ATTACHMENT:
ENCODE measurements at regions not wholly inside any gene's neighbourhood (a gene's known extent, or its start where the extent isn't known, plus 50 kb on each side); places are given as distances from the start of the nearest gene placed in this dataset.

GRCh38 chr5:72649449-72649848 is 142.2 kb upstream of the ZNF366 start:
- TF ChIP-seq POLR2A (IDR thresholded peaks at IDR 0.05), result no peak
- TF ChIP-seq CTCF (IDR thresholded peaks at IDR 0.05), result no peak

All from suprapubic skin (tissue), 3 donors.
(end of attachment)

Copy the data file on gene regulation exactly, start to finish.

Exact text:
ENCODE measurements at regions not wholly inside any gene's neighbourhood (a gene's known extent, or its start where the extent isn't known, plus 50 kb on each side); places are given as distances from the start of the nearest gene placed in this dataset.

GRCh38 chr5:72649449-72649848 is 142.2 kb upstream of the ZNF366 start:
- TF ChIP-seq POLR2A (IDR thresholded peaks at IDR 0.05), result no peak
- TF ChIP-seq CTCF (IDR thresholded peaks at IDR 0.05), result no peak

All from suprapubic skin (tissue), 3 donors.